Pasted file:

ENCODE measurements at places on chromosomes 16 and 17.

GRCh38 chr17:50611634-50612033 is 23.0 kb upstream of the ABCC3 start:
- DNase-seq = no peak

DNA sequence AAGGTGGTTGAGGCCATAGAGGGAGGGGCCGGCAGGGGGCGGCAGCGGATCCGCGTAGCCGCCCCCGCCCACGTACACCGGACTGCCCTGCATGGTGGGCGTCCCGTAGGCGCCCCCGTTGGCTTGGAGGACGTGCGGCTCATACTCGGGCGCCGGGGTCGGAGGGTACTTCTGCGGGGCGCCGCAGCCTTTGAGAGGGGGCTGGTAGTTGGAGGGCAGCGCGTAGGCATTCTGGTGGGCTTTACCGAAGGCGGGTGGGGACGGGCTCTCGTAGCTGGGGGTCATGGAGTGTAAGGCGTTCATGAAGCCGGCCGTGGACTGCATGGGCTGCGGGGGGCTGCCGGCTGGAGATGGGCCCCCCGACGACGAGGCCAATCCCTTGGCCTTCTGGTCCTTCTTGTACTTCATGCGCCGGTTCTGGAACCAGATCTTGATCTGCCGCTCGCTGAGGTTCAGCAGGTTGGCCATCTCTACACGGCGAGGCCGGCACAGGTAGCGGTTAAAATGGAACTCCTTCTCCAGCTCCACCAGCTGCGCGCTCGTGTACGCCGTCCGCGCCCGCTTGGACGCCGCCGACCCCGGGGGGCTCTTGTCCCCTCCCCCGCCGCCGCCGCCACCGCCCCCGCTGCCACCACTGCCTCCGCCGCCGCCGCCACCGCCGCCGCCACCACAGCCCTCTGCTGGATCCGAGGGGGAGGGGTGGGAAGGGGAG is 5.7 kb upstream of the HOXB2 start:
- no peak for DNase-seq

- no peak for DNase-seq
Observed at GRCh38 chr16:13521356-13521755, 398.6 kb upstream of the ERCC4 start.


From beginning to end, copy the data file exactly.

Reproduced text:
ENCODE measurements at places on chromosomes 16 and 17.

GRCh38 chr17:50611634-50612033 is 23.0 kb upstream of the ABCC3 start:
- DNase-seq = no peak

DNA sequence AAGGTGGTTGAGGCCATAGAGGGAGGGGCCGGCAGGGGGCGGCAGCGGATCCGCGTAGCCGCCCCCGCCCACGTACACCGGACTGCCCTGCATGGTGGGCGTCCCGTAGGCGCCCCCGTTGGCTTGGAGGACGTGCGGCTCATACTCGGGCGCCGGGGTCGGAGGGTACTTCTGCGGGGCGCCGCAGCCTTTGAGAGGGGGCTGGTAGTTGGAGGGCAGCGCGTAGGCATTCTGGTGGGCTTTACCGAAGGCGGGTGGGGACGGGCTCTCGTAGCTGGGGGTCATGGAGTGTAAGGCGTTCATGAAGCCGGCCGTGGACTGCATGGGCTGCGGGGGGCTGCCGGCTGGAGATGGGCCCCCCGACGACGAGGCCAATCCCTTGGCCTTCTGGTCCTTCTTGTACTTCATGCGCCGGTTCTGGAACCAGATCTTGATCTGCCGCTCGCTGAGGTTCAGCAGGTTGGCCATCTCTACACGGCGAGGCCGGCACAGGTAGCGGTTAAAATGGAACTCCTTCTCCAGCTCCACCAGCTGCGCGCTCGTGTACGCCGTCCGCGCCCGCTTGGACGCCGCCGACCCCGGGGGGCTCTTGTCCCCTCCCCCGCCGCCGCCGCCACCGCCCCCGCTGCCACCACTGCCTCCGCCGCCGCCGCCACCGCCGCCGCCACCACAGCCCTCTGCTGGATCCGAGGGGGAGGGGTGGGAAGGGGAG is 5.7 kb upstream of the HOXB2 start:
- no peak for DNase-seq

- no peak for DNase-seq
Observed at GRCh38 chr16:13521356-13521755, 398.6 kb upstream of the ERCC4 start.